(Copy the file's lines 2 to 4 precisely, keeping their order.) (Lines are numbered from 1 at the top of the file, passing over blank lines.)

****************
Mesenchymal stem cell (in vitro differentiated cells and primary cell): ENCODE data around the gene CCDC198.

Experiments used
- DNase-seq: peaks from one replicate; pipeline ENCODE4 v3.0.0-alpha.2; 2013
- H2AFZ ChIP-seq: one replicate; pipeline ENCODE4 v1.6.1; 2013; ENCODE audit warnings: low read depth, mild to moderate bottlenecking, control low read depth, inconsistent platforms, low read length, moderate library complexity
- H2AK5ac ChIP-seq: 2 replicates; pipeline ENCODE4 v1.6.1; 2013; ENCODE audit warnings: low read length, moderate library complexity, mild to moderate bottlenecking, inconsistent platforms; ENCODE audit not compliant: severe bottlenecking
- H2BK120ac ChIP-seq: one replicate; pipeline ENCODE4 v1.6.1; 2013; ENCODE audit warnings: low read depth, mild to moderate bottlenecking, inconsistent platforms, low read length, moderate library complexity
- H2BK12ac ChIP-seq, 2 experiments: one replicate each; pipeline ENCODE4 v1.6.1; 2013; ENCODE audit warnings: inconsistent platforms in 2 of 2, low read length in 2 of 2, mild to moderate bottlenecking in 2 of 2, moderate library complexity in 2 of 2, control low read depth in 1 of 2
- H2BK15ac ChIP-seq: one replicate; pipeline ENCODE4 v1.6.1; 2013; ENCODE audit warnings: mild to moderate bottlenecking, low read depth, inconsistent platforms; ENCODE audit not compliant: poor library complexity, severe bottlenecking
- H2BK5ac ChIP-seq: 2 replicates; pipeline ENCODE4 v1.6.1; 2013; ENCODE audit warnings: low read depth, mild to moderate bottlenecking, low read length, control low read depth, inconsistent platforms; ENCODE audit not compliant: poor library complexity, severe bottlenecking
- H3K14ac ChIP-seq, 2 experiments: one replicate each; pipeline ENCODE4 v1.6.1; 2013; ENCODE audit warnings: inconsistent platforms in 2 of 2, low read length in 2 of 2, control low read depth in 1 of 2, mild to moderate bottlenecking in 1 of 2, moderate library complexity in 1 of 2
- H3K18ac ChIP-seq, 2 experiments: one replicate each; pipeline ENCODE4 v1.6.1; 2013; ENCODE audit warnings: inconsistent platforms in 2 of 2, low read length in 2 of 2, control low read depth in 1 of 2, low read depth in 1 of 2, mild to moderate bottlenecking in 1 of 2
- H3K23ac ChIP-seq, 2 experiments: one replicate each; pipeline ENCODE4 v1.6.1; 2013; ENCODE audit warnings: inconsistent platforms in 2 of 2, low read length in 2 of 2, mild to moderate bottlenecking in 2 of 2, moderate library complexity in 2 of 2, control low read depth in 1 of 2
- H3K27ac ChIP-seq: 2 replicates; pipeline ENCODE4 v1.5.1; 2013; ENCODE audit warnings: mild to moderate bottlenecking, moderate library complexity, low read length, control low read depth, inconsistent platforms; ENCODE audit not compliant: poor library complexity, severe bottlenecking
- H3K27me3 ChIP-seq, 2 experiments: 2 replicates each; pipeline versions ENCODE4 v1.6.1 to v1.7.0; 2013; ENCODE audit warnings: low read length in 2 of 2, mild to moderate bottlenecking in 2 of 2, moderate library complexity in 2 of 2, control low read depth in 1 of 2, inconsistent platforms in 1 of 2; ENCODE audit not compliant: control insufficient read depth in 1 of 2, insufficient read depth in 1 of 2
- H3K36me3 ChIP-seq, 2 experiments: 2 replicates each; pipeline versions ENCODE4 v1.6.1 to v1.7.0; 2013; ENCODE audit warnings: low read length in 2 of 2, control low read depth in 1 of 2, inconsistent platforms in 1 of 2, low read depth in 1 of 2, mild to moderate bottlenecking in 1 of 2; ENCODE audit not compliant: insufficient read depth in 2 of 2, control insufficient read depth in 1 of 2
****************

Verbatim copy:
Experiments used
- DNase-seq: peaks from one replicate; pipeline ENCODE4 v3.0.0-alpha.2; 2013
- H2AFZ ChIP-seq: one replicate; pipeline ENCODE4 v1.6.1; 2013; ENCODE audit warnings: low read depth, mild to moderate bottlenecking, control low read depth, inconsistent platforms, low read length, moderate library complexity